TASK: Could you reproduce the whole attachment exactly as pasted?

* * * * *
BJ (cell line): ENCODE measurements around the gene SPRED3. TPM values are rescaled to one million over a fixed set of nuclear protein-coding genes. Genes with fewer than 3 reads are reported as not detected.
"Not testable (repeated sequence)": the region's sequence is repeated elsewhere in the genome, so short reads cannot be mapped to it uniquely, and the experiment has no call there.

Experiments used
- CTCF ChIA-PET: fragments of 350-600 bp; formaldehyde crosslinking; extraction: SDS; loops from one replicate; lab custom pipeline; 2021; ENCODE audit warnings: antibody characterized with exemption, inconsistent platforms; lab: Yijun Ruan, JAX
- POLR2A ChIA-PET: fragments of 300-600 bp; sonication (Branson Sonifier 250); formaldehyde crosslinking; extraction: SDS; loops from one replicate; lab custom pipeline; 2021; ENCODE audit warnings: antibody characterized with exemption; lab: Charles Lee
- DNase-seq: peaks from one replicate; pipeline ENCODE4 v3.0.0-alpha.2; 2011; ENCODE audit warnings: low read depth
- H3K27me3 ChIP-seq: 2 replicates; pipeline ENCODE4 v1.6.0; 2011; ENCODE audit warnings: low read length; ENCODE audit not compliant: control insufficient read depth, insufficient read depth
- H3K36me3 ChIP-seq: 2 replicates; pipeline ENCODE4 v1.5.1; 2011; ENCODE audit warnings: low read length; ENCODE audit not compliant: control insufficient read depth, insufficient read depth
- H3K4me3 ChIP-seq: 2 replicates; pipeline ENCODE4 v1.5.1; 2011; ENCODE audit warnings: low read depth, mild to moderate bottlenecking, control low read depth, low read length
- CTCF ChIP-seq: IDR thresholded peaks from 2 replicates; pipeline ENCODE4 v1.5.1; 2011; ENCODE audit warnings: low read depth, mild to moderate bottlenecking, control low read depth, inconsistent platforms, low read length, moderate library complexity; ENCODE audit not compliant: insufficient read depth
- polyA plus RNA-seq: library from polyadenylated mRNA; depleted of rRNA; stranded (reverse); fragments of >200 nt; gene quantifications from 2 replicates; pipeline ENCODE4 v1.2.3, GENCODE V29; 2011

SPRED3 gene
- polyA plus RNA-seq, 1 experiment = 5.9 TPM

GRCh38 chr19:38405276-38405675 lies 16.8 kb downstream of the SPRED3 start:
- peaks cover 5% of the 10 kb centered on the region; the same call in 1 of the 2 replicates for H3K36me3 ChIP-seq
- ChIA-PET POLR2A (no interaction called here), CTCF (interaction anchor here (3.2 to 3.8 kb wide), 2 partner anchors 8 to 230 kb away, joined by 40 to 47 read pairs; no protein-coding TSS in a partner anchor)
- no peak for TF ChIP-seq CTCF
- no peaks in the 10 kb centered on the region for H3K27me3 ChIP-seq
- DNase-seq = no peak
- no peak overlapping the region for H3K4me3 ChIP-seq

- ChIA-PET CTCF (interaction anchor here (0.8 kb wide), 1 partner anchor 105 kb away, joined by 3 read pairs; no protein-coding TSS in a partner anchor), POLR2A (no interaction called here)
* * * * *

BJ (cell line): ENCODE measurements around the gene SPRED3. TPM values are rescaled to one million over a fixed set of nuclear protein-coding genes. Genes with fewer than 3 reads are reported as not detected.
"Not testable (repeated sequence)": the region's sequence is repeated elsewhere in the genome, so short reads cannot be mapped to it uniquely, and the experiment has no call there.

Experiments used
- CTCF ChIA-PET: fragments of 350-600 bp; formaldehyde crosslinking; extraction: SDS; loops from one replicate; lab custom pipeline; 2021; ENCODE audit warnings: antibody characterized with exemption, inconsistent platforms; lab: Yijun Ruan, JAX
- POLR2A ChIA-PET: fragments of 300-600 bp; sonication (Branson Sonifier 250); formaldehyde crosslinking; extraction: SDS; loops from one replicate; lab custom pipeline; 2021; ENCODE audit warnings: antibody characterized with exemption; lab: Charles Lee
- DNase-seq: peaks from one replicate; pipeline ENCODE4 v3.0.0-alpha.2; 2011; ENCODE audit warnings: low read depth
- H3K27me3 ChIP-seq: 2 replicates; pipeline ENCODE4 v1.6.0; 2011; ENCODE audit warnings: low read length; ENCODE audit not compliant: control insufficient read depth, insufficient read depth
- H3K36me3 ChIP-seq: 2 replicates; pipeline ENCODE4 v1.5.1; 2011; ENCODE audit warnings: low read length; ENCODE audit not compliant: control insufficient read depth, insufficient read depth
- H3K4me3 ChIP-seq: 2 replicates; pipeline ENCODE4 v1.5.1; 2011; ENCODE audit warnings: low read depth, mild to moderate bottlenecking, control low read depth, low read length
- CTCF ChIP-seq: IDR thresholded peaks from 2 replicates; pipeline ENCODE4 v1.5.1; 2011; ENCODE audit warnings: low read depth, mild to moderate bottlenecking, control low read depth, inconsistent platforms, low read length, moderate library complexity; ENCODE audit not compliant: insufficient read depth
- polyA plus RNA-seq: library from polyadenylated mRNA; depleted of rRNA; stranded (reverse); fragments of >200 nt; gene quantifications from 2 replicates; pipeline ENCODE4 v1.2.3, GENCODE V29; 2011

SPRED3 gene
- polyA plus RNA-seq, 1 experiment = 5.9 TPM

GRCh38 chr19:38405276-38405675 lies 16.8 kb downstream of the SPRED3 start:
- peaks cover 5% of the 10 kb centered on the region; the same call in 1 of the 2 replicates for H3K36me3 ChIP-seq
- ChIA-PET POLR2A (no interaction called here), CTCF (interaction anchor here (3.2 to 3.8 kb wide), 2 partner anchors 8 to 230 kb away, joined by 40 to 47 read pairs; no protein-coding TSS in a partner anchor)
- no peak for TF ChIP-seq CTCF
- no peaks in the 10 kb centered on the region for H3K27me3 ChIP-seq
- DNase-seq = no peak
- no peak overlapping the region for H3K4me3 ChIP-seq

- ChIA-PET CTCF (interaction anchor here (0.8 kb wide), 1 partner anchor 105 kb away, joined by 3 read pairs; no protein-coding TSS in a partner anchor), POLR2A (no interaction called here)